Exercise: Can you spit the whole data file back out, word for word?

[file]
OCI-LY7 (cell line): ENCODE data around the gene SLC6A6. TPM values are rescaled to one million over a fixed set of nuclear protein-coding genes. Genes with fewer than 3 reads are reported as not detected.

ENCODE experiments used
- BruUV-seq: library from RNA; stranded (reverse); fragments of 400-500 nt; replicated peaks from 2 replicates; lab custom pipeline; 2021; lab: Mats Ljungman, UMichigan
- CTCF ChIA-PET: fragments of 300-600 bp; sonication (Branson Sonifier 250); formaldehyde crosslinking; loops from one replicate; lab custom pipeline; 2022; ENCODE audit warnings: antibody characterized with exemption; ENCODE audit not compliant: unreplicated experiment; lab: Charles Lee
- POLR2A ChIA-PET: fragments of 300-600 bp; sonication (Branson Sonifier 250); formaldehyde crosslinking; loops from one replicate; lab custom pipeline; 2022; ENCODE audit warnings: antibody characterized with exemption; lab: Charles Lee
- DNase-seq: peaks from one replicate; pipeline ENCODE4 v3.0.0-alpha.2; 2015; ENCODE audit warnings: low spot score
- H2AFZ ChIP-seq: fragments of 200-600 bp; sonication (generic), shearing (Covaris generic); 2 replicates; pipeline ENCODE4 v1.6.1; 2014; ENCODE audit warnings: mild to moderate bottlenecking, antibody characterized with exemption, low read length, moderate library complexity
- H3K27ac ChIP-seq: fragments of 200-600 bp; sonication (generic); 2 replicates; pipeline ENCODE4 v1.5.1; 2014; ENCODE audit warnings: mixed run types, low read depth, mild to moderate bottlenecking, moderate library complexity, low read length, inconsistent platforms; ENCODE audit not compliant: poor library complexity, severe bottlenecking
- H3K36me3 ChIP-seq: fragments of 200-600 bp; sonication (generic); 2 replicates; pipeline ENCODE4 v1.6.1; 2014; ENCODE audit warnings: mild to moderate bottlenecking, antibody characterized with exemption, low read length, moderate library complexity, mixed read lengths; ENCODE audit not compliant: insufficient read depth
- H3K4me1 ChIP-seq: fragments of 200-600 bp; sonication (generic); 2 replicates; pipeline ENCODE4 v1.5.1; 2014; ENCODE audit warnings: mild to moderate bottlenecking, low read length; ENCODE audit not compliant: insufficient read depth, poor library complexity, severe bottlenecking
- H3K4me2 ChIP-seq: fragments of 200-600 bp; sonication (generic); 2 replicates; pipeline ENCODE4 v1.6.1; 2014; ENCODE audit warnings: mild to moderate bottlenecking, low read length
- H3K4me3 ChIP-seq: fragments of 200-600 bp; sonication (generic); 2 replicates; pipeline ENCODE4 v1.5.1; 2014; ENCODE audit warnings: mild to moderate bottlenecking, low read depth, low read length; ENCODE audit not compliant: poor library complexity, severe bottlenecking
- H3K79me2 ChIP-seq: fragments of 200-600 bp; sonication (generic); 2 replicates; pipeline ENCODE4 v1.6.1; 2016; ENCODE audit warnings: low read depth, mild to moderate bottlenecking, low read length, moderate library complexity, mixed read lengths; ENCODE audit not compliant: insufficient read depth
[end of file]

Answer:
OCI-LY7 (cell line): ENCODE data around the gene SLC6A6. TPM values are rescaled to one million over a fixed set of nuclear protein-coding genes. Genes with fewer than 3 reads are reported as not detected.

ENCODE experiments used
- BruUV-seq: library from RNA; stranded (reverse); fragments of 400-500 nt; replicated peaks from 2 replicates; lab custom pipeline; 2021; lab: Mats Ljungman, UMichigan
- CTCF ChIA-PET: fragments of 300-600 bp; sonication (Branson Sonifier 250); formaldehyde crosslinking; loops from one replicate; lab custom pipeline; 2022; ENCODE audit warnings: antibody characterized with exemption; ENCODE audit not compliant: unreplicated experiment; lab: Charles Lee
- POLR2A ChIA-PET: fragments of 300-600 bp; sonication (Branson Sonifier 250); formaldehyde crosslinking; loops from one replicate; lab custom pipeline; 2022; ENCODE audit warnings: antibody characterized with exemption; lab: Charles Lee
- DNase-seq: peaks from one replicate; pipeline ENCODE4 v3.0.0-alpha.2; 2015; ENCODE audit warnings: low spot score
- H2AFZ ChIP-seq: fragments of 200-600 bp; sonication (generic), shearing (Covaris generic); 2 replicates; pipeline ENCODE4 v1.6.1; 2014; ENCODE audit warnings: mild to moderate bottlenecking, antibody characterized with exemption, low read length, moderate library complexity
- H3K27ac ChIP-seq: fragments of 200-600 bp; sonication (generic); 2 replicates; pipeline ENCODE4 v1.5.1; 2014; ENCODE audit warnings: mixed run types, low read depth, mild to moderate bottlenecking, moderate library complexity, low read length, inconsistent platforms; ENCODE audit not compliant: poor library complexity, severe bottlenecking
- H3K36me3 ChIP-seq: fragments of 200-600 bp; sonication (generic); 2 replicates; pipeline ENCODE4 v1.6.1; 2014; ENCODE audit warnings: mild to moderate bottlenecking, antibody characterized with exemption, low read length, moderate library complexity, mixed read lengths; ENCODE audit not compliant: insufficient read depth
- H3K4me1 ChIP-seq: fragments of 200-600 bp; sonication (generic); 2 replicates; pipeline ENCODE4 v1.5.1; 2014; ENCODE audit warnings: mild to moderate bottlenecking, low read length; ENCODE audit not compliant: insufficient read depth, poor library complexity, severe bottlenecking
- H3K4me2 ChIP-seq: fragments of 200-600 bp; sonication (generic); 2 replicates; pipeline ENCODE4 v1.6.1; 2014; ENCODE audit warnings: mild to moderate bottlenecking, low read length
- H3K4me3 ChIP-seq: fragments of 200-600 bp; sonication (generic); 2 replicates; pipeline ENCODE4 v1.5.1; 2014; ENCODE audit warnings: mild to moderate bottlenecking, low read depth, low read length; ENCODE audit not compliant: poor library complexity, severe bottlenecking
- H3K79me2 ChIP-seq: fragments of 200-600 bp; sonication (generic); 2 replicates; pipeline ENCODE4 v1.6.1; 2016; ENCODE audit warnings: low read depth, mild to moderate bottlenecking, low read length, moderate library complexity, mixed read lengths; ENCODE audit not compliant: insufficient read depth